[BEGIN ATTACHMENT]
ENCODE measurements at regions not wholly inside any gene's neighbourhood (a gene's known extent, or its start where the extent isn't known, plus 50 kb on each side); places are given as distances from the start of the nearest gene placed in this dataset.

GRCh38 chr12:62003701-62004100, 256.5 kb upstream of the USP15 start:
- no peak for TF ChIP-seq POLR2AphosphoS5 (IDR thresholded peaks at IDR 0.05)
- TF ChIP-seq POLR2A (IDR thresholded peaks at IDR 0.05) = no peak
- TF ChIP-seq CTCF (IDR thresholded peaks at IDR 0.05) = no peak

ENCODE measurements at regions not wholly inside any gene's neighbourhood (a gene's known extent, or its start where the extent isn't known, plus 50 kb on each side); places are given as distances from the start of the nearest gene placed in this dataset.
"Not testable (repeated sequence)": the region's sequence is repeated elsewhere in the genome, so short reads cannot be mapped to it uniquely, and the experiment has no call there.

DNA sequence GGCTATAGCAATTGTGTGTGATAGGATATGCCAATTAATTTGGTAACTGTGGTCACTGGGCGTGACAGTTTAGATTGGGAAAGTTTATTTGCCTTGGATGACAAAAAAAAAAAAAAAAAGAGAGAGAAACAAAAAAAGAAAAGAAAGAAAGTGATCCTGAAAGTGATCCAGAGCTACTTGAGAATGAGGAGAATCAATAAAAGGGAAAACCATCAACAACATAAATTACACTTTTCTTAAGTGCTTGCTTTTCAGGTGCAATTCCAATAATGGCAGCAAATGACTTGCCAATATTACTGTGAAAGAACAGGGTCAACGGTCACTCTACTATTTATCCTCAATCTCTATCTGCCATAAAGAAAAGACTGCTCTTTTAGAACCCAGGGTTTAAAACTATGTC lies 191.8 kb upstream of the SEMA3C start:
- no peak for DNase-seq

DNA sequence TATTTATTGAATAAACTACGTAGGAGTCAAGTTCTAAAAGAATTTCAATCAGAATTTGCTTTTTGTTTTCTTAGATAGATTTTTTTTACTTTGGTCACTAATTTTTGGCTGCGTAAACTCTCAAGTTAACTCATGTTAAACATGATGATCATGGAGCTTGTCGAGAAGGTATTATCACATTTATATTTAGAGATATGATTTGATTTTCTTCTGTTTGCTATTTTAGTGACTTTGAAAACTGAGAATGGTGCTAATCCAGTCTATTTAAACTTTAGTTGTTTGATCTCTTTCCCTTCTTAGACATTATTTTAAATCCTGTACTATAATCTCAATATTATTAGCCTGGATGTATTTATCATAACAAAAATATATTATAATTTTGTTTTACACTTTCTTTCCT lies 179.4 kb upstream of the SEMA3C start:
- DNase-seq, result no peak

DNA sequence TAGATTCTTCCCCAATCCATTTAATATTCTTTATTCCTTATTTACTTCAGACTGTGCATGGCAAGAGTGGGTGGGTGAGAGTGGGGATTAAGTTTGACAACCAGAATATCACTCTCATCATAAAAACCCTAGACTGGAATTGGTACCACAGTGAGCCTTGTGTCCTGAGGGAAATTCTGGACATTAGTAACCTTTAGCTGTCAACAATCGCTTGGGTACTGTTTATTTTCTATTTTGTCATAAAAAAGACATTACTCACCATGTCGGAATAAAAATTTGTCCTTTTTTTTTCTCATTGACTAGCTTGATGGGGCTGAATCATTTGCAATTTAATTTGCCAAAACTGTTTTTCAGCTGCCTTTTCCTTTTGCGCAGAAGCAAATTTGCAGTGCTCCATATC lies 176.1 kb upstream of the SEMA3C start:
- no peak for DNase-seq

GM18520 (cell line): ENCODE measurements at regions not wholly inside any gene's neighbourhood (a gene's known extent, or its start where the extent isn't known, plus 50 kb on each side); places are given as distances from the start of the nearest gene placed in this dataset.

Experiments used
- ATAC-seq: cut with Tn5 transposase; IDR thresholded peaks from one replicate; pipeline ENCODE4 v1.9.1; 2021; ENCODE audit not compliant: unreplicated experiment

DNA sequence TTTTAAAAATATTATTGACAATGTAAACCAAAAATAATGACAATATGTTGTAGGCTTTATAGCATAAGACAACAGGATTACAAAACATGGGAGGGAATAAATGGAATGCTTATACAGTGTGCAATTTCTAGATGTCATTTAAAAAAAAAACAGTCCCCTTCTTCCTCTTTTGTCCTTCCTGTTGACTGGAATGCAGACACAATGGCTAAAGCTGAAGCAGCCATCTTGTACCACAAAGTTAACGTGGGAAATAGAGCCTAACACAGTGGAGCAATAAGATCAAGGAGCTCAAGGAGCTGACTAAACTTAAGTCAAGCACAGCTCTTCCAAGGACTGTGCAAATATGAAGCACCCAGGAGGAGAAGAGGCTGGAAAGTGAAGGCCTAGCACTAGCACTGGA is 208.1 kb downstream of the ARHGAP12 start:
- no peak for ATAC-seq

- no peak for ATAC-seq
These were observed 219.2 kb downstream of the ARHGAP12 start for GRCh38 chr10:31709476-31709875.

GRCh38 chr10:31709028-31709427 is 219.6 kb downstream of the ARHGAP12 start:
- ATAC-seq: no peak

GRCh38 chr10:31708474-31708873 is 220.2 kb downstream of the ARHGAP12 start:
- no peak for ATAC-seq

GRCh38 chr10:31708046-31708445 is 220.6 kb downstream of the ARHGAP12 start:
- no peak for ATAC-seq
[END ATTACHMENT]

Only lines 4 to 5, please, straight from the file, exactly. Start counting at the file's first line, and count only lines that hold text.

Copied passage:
- TF ChIP-seq POLR2A (IDR thresholded peaks at IDR 0.05) = no peak
- TF ChIP-seq CTCF (IDR thresholded peaks at IDR 0.05) = no peak